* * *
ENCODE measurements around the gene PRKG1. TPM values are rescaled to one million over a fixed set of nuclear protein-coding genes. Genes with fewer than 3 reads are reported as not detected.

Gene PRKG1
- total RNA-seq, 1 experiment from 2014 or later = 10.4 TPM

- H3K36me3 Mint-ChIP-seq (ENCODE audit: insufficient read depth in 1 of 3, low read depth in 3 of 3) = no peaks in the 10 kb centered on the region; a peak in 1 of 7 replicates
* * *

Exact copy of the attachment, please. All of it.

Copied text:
ENCODE measurements around the gene PRKG1. TPM values are rescaled to one million over a fixed set of nuclear protein-coding genes. Genes with fewer than 3 reads are reported as not detected.

Gene PRKG1
- total RNA-seq, 1 experiment from 2014 or later = 10.4 TPM

- H3K36me3 Mint-ChIP-seq (ENCODE audit: insufficient read depth in 1 of 3, low read depth in 3 of 3) = no peaks in the 10 kb centered on the region; a peak in 1 of 7 replicates